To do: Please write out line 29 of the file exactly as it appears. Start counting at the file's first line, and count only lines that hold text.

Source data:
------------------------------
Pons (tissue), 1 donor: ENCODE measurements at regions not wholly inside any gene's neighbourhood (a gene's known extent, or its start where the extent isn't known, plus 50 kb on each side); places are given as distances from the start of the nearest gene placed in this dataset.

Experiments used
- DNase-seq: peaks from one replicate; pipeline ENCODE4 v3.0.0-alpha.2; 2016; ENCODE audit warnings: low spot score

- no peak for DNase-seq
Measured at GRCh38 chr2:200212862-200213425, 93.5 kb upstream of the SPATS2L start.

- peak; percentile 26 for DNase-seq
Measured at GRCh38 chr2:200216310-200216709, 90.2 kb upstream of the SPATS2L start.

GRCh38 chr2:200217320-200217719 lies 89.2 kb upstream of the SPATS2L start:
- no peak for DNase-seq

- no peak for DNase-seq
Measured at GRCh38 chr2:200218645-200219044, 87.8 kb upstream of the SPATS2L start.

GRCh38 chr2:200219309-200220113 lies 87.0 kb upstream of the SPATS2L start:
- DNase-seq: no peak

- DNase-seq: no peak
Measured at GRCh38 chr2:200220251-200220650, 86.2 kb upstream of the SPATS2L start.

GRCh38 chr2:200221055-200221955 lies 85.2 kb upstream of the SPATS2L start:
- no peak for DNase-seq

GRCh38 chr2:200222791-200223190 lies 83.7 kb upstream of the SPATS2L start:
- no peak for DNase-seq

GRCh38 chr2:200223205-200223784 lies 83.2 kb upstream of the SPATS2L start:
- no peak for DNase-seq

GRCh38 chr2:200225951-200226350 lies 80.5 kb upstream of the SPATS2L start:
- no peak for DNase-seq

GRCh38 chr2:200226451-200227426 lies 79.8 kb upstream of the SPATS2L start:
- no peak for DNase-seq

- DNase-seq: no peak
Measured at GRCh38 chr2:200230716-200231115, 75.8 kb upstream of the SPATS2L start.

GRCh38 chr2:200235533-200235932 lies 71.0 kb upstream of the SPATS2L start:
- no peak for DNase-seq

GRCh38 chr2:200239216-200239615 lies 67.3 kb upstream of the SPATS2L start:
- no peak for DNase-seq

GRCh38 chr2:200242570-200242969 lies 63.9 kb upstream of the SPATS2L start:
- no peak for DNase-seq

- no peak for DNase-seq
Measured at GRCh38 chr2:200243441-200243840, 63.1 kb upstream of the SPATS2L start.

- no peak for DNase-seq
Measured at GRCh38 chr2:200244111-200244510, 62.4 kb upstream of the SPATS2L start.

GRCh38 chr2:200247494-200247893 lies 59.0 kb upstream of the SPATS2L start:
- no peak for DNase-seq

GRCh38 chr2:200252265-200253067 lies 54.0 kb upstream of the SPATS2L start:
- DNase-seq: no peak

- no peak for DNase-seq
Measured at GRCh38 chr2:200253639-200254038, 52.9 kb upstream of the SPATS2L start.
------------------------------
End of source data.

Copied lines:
- no peak for DNase-seq